bbduk.sh in=reads.fq out=filtered.fq entropy=0.01

                  That will probably only filter homopolymers... while this:

                  bbduk.sh in=reads.fq out=filtered.fq entropy=0.95

                  ...will filter anything that is not very high complexity.

                  BBMask, on the other hand, can do entropy-masking as well as masking of simple repeats. The parameters are similar:

                  Code:
                  Processing parameters:
                  maskrepeats=f       (mr) Mask areas covered by exact repeat kmers.
                  kr=5                Kmer size to use for repeat detection (1-15).  Use minkr and maxkr to sweep a range of kmers.
                  minlen=40           Minimum length of repeat area to mask.
                  mincount=4          Minimum number of repeats to mask.
                  masklowentropy=t    (mle) Mask areas with low complexity by calculating entropy over a window for a fixed kmer size.
                  ke=5                Kmer size to use for entropy calculation (1-15).  Use minke and maxke to sweep a range.  Large ke uses more memory.
                  window=80           (w) Window size for entropy calculation.
                  entropy=0.70        (e) Mask windows with entropy under this value (0-1).  0.0001 will mask only homopolymers and 1 will mask everything.
                  lowercase=f         (lc) Convert masked bases to lower case.  Default is to convert them to N.
                  split=f             Split into unmasked pieces and discard masked pieces.
                  Entropy is calculated in a standard way, using the counts of unique short kmers that occur in a window, such that the more unique kmers occur within the window - and the more even the distribution of counts - the closer the value approaches 1. But, you will probably have to play with the exact cutoff a bit to get the result you want. Kmer length and window size are not overly important, but window size should be shorter than read length and similar to the length of the shortest features you want to mask, and kmer length should be much shorter then window size. The defaults for BBMask are the settings I used to mask the human genome to prevent non-vertebrate reads from mapping to it.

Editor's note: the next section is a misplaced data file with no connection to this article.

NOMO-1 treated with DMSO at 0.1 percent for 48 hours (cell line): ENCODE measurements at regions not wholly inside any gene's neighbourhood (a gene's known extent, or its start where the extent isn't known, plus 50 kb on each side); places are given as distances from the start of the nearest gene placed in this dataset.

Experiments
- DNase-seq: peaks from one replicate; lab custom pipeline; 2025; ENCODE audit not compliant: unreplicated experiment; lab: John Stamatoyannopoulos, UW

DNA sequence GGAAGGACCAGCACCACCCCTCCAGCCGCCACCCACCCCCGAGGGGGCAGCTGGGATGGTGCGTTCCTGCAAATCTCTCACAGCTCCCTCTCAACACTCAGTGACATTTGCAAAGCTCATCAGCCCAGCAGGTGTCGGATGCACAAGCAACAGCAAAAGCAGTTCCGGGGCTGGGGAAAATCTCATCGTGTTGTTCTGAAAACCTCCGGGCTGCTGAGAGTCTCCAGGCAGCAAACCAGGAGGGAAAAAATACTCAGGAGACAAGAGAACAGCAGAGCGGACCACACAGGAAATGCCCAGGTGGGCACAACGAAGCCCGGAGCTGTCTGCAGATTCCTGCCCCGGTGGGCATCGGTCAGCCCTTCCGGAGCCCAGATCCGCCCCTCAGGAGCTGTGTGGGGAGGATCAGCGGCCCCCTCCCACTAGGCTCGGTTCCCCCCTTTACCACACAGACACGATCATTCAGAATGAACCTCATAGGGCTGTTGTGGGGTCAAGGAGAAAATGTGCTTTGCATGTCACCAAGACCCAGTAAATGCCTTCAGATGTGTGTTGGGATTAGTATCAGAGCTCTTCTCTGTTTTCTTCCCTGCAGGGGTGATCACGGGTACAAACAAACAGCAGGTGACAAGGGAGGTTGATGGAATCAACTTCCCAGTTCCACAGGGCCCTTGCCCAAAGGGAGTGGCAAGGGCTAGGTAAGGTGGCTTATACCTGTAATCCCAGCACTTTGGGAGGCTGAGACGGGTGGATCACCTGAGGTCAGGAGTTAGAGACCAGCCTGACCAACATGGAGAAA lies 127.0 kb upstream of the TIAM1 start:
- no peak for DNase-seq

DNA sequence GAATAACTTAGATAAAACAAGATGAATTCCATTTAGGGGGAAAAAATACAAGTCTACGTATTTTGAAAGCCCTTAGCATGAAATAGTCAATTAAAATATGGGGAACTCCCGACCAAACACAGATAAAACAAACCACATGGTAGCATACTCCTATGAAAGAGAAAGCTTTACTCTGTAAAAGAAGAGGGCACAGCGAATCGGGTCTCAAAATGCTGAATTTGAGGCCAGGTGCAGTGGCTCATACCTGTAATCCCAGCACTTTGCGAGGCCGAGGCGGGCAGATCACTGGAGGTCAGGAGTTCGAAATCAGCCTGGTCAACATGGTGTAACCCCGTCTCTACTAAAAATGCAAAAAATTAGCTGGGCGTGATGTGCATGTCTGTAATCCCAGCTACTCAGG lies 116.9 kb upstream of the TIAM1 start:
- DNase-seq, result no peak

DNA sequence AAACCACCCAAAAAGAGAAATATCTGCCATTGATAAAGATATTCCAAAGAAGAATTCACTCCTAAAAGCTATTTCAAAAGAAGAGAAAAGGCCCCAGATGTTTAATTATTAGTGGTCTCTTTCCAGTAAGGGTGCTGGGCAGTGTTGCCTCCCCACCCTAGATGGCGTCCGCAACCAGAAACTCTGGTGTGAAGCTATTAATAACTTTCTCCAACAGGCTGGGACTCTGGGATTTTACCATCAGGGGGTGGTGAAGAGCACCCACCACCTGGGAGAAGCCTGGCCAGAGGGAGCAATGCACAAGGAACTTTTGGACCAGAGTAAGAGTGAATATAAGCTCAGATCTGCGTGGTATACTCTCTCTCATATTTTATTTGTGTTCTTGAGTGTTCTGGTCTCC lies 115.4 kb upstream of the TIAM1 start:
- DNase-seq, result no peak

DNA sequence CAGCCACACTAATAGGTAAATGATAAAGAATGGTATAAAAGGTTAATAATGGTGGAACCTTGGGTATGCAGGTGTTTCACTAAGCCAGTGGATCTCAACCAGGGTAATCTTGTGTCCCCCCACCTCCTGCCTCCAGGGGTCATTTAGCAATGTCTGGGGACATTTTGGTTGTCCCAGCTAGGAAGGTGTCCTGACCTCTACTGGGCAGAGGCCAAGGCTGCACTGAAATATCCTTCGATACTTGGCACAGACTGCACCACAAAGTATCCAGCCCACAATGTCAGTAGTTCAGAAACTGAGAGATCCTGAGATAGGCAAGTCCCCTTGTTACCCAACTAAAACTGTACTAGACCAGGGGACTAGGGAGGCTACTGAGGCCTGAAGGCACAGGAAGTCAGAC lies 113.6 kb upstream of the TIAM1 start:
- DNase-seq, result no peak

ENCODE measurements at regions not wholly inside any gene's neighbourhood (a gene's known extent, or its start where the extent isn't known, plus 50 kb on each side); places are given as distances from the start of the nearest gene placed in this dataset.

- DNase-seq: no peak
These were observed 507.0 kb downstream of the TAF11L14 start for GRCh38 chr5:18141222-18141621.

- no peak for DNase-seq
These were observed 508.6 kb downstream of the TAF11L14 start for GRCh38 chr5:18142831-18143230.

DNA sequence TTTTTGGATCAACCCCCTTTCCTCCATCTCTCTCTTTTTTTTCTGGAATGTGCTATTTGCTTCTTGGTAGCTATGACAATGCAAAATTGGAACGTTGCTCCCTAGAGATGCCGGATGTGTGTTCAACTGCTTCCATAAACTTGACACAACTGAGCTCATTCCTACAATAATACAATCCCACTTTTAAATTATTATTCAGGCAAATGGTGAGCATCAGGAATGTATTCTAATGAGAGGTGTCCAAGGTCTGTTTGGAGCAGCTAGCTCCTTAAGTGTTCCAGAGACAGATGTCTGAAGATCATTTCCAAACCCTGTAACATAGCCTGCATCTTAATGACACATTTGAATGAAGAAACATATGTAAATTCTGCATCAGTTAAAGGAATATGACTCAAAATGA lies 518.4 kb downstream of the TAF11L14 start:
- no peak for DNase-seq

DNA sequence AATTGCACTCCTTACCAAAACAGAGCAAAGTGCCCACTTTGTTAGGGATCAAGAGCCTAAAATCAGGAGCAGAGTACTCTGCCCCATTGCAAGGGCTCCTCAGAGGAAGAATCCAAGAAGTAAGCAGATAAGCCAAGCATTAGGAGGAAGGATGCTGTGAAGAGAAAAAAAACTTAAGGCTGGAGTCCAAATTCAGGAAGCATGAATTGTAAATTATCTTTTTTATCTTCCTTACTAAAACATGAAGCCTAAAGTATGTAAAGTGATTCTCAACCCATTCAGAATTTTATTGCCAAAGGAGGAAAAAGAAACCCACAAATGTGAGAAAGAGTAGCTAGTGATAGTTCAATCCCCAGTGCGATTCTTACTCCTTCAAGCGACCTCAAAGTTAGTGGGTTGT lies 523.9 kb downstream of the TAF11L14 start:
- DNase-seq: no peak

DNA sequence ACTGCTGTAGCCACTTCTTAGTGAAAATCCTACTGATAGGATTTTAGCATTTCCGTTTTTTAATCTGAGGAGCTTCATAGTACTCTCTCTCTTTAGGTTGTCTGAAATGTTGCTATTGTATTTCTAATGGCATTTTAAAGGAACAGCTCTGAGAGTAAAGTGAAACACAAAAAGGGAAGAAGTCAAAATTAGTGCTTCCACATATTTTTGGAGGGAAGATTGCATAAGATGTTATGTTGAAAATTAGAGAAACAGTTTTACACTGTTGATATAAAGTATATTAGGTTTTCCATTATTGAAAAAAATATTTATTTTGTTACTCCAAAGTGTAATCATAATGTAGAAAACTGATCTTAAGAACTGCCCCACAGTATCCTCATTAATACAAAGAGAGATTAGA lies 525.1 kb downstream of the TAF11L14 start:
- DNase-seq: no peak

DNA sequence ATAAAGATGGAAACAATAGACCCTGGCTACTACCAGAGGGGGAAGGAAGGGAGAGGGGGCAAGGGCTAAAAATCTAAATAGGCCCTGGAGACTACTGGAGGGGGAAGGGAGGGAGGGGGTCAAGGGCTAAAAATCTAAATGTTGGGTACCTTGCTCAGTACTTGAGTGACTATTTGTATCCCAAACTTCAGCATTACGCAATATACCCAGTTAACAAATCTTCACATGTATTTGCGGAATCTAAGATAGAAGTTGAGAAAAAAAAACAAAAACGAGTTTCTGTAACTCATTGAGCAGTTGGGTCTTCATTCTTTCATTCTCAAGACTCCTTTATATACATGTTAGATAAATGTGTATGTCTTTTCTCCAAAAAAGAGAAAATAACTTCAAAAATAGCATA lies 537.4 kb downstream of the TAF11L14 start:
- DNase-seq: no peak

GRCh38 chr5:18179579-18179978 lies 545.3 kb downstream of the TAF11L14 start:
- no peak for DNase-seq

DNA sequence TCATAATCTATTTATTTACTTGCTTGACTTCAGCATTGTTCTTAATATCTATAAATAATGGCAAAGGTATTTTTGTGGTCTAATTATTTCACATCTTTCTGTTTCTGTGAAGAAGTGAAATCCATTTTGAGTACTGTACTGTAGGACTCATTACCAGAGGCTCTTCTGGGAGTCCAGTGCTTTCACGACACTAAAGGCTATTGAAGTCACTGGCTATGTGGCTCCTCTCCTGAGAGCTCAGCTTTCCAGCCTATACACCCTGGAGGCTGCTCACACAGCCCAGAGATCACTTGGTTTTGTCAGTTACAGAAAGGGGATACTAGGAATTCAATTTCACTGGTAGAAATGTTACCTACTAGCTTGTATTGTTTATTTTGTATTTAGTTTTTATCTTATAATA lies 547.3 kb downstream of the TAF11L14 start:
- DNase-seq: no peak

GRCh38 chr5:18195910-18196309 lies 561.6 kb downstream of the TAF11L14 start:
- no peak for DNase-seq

Last edited by Brian Bushnell; 08-17-2015, 08:47 AM.

                  Comment


                  • Hi Brian,

                    thanks a lot for the detailed information and for providing this great tool! Looks like it will do (more than) everything I will need.

                    Comment


                    • Hi Brian,

                      I used bbduk.sh to remove adapters and quality trim my fastq files and for some reason it removes the x and y coordinates of the cluster within the read name and replaces it with 0. This makes most of my read names no longer unique. Is there a way to avoid this?